Though the Internet is an opportunity to find as many sources as possible and make comparisons of products and services (Benadi 2014), technologies could also be used to build loyalty and emotional attachment (Ou et al. 2016). The Internet is a chance for IKEA to introduce its ideas, spread its power over millions of people, and prove that low price policy could be effective and available to all people regardless of their age, income level, or other factors. International marketing makes it possible to introduce new services to people from different countries, while not imposing new cultural issues and principles, but offering a new vision of the same issue (Czinkota & Ronkainen 2013).
IKEA organisational culture
The Internet changes the strategies and organisational culture of the company (Usunier & Lee 2013). However, IKEA is a company with a properly developed culture and a number of successful strategies that lead to the fact that approximately €32 billion sales were reported in 2015 (IKEA group 2015). Approximately 2 billion visits to IKEA’s official website were registered in 2015 (IKEA group 2015). The reasons why people want to do business with such companies like IKEA could vary. Still, its employees and regular customers believe that the roots and culture of the company are the main reasons for people’s decisions. An impressive landscape of Smaland in Sweden, the company’s heritage, and the culture of enthusiasm and honesty drive the company and make its management executives believe that their intentions to create a better everyday life are justified (IKEA group 2015).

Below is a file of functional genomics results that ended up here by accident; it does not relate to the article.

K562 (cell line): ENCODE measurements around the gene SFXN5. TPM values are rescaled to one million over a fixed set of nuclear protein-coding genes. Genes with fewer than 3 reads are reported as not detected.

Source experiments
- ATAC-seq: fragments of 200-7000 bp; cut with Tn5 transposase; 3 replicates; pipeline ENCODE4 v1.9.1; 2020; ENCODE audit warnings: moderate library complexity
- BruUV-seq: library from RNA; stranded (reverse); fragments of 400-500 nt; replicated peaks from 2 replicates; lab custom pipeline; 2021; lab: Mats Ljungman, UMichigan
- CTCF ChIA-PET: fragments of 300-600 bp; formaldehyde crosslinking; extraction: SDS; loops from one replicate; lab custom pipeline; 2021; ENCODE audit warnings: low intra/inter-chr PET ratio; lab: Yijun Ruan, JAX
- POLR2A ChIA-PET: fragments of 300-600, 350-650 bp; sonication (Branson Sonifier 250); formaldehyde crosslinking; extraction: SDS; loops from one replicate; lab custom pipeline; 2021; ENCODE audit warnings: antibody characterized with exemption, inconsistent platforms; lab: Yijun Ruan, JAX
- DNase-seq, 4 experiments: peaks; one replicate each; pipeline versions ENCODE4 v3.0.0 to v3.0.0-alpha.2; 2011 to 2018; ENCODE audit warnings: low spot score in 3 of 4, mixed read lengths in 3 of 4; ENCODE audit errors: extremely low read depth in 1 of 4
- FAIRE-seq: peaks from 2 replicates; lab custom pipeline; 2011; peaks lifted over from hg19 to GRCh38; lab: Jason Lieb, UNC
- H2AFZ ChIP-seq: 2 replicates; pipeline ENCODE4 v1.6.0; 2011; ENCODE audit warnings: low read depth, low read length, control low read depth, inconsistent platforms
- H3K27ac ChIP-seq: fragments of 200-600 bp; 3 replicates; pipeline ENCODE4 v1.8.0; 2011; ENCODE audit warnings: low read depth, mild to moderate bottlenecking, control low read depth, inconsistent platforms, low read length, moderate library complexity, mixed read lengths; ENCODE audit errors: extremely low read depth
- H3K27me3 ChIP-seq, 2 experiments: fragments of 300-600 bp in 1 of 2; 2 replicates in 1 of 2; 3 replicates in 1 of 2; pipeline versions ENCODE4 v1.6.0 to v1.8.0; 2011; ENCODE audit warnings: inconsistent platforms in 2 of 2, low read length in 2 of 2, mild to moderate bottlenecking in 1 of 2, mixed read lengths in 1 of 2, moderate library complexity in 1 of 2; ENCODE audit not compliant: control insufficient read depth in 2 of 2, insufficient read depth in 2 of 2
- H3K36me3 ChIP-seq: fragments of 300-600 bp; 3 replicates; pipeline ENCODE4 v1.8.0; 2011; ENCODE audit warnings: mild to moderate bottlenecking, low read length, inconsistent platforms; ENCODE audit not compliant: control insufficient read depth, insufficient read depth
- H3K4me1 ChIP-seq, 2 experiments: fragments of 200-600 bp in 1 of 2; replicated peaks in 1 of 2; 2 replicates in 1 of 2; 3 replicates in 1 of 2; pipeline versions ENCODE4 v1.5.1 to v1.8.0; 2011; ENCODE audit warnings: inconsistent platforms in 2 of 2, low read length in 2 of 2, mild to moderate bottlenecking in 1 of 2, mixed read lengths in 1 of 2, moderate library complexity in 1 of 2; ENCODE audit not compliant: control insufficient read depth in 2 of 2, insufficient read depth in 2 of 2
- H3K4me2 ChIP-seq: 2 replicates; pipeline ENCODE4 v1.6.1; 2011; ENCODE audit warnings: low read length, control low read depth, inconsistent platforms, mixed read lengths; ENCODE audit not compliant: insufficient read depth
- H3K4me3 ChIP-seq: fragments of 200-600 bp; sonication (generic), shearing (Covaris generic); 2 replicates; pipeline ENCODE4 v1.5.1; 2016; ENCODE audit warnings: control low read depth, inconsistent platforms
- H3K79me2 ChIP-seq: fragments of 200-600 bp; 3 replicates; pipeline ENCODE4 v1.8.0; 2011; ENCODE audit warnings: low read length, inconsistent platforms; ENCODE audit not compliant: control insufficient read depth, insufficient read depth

Internet as IKEA’s chance to spread information
The Internet spreads information about the company, its goals, and possible impacts on people. The more people visit the site of the company and make online purchases, the more fresh ideas and motivation they get to improve their lives. The Internet is a chance to introduce IKEA to prospective new customers. It is not enough to make regular customers visit the site and make purchases. It is more important to attract the attention of new customers and show that the company has a number of interesting ideas and services to offer to different people (Baack et al. 2013). This is the essence of true international marketing that could be used by such companies as IKEA.
Digital revolution in IKEA
Technologies change markets considerably (Czinkota & Ronkainen 2013). The digital revolution can have positive and negative effects on the company and its abilities in the international market. Though IKEA has a number of successful strategic ideas and visions, the Internet revolution makes companies reconsider their strategies and think about the role of possible international competitors. The current digital revolution should not be a threat for IKEA provided its leaders and employees understand how to use the connections and possibilities that open up to them in order to offer a high-quality life to people at affordable prices. The Internet is the means for the company to share its eco-friendly living principles with a global customer base (Katsikeas et al. 2016).